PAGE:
If you have a Mac, your Desktop and Documents folders might be automatically syncing to iCloud Drive. When this is the case, you can’t delete these potentially large folders without them reappearing automatically. Instead you will need to turn the feature off in the System Preferences on your Mac.
How to Turn Off Desktop & Documents Folders in iCloud Drive:
- Open System Preferences > iCloud
- Click on the ‘Options…’ button next to iCloud Drive
- Uncheck ‘Desktop & Documents Folders’ from the list
Possibly the least exciting but most practical use of iCloud storage is to keep an updated backup of your device. But with iPhones ranging up to half a terabyte in size, how could it possibly make a backup of 5GB or less?
Well, the answer is not to back up everything.
Visit the Manage Storage page in iCloud settings and tap the Backups button to see exactly what is being backed up. Tap on a device name and scroll down the list turning off any apps or data that you don’t consider critical to a backup.
If you don’t want to store an iCloud backup of that device at all — or if it’s a redundant backup from an old device — tap its name and scroll to the very bottom to Delete Backup.
Alternatively, you can turn off iCloud backups entirely from the iCloud settings and choose to make regular backups to iTunes instead. This is less ideal, as you’re more likely to lose data that hasn’t been backed up, but is a quick way to free up a few GB of iCloud storage.
4. Emails and Messages
If you use an iCloud email address you’re reliant on that 5GB of free storage. When your iCloud storage is full, you’ll no longer be able to send or receive emails. At the same time, you may find that old emails saved in the Mail app are using iCloud storage you want for other means.
The solution is to go through your emails deleting what you don’t need. Particularly any emails with large attachments, since these are saved in iCloud. Once you’re finished, make sure to empty the Trash before checking how much storage you’ve saved.
Similarly, text messages from the Messages app are stored in iCloud so that they will sync across multiple devices. When your iCloud storage is full this won’t happen and you’ll only see part of the conversation on each device.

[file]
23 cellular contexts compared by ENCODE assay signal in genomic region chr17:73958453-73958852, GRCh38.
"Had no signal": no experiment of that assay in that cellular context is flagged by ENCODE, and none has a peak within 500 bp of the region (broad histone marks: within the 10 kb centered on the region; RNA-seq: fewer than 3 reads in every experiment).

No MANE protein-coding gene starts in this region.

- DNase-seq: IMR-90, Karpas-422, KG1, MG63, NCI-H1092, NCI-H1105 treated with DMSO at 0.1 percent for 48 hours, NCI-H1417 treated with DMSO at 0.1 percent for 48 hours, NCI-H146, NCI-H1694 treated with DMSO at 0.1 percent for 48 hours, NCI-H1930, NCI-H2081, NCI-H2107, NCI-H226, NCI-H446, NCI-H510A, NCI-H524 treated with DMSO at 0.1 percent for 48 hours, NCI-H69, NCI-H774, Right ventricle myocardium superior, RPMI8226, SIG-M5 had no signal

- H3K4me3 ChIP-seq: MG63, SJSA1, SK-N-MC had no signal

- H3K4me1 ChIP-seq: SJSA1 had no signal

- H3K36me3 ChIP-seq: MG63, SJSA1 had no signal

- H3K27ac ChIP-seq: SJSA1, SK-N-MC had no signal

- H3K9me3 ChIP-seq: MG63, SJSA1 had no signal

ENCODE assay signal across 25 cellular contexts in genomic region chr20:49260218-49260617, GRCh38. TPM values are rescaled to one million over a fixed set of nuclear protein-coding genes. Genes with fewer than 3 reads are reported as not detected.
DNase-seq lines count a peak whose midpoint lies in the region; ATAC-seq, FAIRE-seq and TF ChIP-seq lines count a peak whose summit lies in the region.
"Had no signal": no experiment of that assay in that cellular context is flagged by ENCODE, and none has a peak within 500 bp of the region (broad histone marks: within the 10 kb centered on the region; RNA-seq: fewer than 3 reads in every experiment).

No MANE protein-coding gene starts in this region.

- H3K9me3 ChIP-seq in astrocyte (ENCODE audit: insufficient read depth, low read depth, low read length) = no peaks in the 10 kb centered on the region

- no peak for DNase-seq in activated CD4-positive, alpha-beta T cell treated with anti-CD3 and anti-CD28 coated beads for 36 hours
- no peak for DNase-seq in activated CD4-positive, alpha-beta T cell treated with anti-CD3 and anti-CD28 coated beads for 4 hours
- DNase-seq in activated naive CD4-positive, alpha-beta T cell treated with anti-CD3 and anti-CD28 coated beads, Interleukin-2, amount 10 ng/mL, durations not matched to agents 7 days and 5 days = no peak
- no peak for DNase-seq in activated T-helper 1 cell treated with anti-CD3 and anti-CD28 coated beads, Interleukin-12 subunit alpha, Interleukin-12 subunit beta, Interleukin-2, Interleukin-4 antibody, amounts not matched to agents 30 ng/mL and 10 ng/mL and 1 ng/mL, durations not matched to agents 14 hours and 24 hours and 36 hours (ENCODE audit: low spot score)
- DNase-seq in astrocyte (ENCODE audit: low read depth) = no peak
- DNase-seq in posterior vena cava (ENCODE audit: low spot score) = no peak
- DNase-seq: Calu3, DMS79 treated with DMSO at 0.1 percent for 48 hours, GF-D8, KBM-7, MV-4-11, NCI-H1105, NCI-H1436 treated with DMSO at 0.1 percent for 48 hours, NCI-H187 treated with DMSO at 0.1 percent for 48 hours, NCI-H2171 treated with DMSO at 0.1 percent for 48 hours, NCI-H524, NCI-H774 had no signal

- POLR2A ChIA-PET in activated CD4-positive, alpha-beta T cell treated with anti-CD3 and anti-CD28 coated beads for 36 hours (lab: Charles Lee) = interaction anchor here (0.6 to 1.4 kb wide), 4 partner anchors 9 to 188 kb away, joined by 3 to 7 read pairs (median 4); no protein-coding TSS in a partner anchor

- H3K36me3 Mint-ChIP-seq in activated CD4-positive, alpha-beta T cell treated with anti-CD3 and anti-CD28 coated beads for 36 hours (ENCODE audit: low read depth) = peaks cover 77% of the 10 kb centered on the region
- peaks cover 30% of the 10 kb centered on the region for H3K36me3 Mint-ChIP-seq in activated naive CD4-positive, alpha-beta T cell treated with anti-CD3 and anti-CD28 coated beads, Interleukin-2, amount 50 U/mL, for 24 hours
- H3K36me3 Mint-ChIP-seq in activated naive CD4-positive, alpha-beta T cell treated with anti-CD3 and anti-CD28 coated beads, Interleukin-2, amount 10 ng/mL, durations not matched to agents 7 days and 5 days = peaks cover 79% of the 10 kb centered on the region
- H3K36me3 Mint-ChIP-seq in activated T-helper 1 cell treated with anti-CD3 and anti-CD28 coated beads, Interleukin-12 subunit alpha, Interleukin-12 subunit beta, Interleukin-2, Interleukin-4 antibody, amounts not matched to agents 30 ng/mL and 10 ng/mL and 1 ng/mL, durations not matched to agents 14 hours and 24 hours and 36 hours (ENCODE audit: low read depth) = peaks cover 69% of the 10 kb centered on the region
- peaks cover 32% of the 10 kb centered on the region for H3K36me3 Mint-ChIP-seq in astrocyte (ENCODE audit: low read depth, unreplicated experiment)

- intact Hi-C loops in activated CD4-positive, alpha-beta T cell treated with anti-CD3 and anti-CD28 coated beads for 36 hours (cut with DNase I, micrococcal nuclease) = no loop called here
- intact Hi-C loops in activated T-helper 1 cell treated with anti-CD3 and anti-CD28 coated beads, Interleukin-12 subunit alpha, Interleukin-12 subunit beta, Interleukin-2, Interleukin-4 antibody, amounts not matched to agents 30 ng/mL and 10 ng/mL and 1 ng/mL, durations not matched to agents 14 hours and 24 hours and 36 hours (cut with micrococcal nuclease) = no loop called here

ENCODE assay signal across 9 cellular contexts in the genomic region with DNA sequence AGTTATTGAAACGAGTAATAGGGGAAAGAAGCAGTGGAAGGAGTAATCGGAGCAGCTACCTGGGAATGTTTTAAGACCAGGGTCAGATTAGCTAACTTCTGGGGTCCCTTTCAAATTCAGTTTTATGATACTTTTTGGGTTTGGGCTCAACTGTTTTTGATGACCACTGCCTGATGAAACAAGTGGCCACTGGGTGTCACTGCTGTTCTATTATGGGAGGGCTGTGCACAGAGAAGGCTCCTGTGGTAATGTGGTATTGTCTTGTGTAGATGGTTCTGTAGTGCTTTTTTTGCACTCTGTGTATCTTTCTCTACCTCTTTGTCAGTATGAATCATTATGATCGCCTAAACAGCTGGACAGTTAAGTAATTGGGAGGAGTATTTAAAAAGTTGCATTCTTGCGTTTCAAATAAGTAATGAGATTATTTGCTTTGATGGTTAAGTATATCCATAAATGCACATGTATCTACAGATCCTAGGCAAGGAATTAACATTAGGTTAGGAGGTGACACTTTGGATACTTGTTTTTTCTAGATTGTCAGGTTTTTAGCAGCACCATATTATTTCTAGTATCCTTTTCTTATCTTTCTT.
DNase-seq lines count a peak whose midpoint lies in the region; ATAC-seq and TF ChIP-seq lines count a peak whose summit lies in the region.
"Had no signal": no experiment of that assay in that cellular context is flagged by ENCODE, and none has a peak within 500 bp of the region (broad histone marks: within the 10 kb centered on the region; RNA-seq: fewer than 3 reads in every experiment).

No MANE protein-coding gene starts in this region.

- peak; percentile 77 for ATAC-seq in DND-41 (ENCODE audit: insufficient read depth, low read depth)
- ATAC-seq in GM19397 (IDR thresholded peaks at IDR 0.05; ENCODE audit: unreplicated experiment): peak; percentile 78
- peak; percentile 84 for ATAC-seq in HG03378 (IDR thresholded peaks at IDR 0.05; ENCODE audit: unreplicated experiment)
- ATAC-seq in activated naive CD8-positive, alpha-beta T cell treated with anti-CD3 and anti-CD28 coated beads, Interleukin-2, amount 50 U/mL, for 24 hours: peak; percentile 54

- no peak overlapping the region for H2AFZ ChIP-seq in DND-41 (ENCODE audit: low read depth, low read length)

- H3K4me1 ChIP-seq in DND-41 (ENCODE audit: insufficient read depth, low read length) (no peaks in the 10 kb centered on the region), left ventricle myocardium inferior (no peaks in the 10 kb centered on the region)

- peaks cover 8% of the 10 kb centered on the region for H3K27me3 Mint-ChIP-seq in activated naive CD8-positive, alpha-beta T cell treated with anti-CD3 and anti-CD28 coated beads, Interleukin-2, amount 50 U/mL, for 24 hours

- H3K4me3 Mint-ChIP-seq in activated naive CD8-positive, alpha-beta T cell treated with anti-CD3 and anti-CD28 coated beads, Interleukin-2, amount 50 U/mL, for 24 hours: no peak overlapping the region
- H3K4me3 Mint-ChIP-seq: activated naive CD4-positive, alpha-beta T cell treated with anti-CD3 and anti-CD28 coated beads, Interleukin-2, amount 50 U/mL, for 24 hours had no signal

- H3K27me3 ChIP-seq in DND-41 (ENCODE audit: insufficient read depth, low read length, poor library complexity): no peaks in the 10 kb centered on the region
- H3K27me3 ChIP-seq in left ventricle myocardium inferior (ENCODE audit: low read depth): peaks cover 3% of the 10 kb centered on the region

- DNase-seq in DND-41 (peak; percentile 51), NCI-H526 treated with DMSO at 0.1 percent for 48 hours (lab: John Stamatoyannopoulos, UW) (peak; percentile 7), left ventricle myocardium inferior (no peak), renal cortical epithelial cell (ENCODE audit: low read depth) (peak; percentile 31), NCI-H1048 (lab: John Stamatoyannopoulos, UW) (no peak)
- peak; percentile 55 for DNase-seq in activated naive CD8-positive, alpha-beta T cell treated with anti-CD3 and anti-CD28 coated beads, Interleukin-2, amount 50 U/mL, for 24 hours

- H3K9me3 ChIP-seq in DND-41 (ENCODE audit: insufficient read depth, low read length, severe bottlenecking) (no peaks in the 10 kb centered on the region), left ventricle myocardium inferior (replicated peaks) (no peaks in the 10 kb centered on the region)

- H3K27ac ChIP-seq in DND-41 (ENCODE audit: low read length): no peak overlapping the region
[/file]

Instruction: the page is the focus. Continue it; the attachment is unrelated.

Once again, large attachments are likely the culprit for Messages taking up your iCloud storage. You can delete individual texts or entire conversations that you no longer want from the Messages app. Alternatively, choose to let your iPhone automatically delete old messages and keep your iCloud usage low.
How to Automatically Delete Old iPhone Messages:
- Go to Settings > Messages
- Scroll to Message History and tap Keep Messages
- Select how long to keep old messages for
5. App Data
Generally speaking, we keep a lot of apps on our devices. And for smoother user experience, many of these apps take advantage of iCloud storage to keep synchronized. Oftentimes, that’s harmless enough; but you may find that some apps are using more than their fair share of your 5GB storage.
From the Manage Storage screen in iCloud settings you’ll see a list of every app using iCloud storage from most to least space used. Work your way down the list, focusing mainly on those at the top, to assess whether you want that app using any storage at all.
If you don’t, go into that app and tap Delete Data. Then go back two pages to the iCloud settings and turn off the iCloud switch for that app entirely — so the data doesn’t simply build up again.
Remember as well that all those little apps quickly add up. You might find that getting rid of 30 small apps you never use is a better option than removing one large app your need every day. It could add up to more storage space than you expect!
That’s all there is to it. Following these steps should free up your iCloud storage as much as possible. If you still need more space, there’s probably no other option but to upgrade your iCloud storage plan. Let us know how it worked for you in the comments!
Dan is a freelance writer based in South West England.
He spent two years supervising repairs as a Genius Admin for Apple Retail and uses that knowledge to keep our troubleshooting guides up to date.
Long before that, Dan turned to Apple products from a musical background. Having owned iPods for years, he bought a MacBook to learn sound recording and production. It was using those skills that he gained a first-class Bachelor of Science in Sound Technology.